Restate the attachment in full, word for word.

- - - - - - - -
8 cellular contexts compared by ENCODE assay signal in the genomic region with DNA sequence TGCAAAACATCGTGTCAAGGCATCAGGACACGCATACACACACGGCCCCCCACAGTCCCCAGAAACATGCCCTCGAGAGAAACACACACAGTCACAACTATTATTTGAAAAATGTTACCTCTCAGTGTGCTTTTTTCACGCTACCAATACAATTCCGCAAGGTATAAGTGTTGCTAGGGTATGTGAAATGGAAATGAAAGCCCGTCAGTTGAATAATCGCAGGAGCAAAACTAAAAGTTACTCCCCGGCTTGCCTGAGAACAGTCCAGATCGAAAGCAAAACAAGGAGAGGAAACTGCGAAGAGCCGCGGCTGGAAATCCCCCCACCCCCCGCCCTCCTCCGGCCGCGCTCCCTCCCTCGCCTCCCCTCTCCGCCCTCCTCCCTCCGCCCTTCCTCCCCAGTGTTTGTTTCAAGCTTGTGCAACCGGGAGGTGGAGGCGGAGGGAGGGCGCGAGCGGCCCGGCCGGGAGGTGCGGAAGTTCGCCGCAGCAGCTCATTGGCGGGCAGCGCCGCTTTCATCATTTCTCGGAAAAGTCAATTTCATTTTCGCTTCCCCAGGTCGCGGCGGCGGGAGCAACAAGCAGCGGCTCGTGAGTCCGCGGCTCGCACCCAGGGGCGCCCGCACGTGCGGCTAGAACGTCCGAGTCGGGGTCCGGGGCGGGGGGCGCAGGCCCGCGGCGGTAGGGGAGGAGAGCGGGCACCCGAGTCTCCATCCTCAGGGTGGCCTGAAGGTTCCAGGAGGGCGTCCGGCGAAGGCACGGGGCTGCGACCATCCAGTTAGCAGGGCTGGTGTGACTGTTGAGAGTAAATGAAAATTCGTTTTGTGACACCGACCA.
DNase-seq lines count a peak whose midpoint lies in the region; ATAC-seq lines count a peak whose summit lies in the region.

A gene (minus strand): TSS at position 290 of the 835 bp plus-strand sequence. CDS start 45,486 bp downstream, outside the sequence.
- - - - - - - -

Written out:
8 cellular contexts compared by ENCODE assay signal in the genomic region with DNA sequence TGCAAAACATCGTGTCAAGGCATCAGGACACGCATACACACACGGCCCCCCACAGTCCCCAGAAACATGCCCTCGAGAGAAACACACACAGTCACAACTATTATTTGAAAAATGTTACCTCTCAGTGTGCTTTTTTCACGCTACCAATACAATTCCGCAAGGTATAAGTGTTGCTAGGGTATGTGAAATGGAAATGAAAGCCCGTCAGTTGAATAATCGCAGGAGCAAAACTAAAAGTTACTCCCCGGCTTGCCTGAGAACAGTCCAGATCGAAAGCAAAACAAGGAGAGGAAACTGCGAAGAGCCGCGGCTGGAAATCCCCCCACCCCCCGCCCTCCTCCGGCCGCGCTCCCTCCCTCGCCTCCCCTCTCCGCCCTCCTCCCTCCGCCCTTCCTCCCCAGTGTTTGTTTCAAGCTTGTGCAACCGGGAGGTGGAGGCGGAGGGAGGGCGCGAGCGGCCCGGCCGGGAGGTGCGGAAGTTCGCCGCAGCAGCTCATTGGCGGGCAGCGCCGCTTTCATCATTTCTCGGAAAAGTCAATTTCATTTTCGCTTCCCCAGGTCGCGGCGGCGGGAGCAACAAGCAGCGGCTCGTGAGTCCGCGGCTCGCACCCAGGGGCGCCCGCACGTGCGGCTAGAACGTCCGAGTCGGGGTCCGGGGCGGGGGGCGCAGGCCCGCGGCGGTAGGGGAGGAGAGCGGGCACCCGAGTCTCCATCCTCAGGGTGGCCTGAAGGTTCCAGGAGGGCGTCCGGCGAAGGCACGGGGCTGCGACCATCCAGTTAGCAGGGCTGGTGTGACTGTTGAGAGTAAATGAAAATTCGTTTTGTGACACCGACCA.
DNase-seq lines count a peak whose midpoint lies in the region; ATAC-seq lines count a peak whose summit lies in the region.

A gene (minus strand): TSS at position 290 of the 835 bp plus-strand sequence. CDS start 45,486 bp downstream, outside the sequence.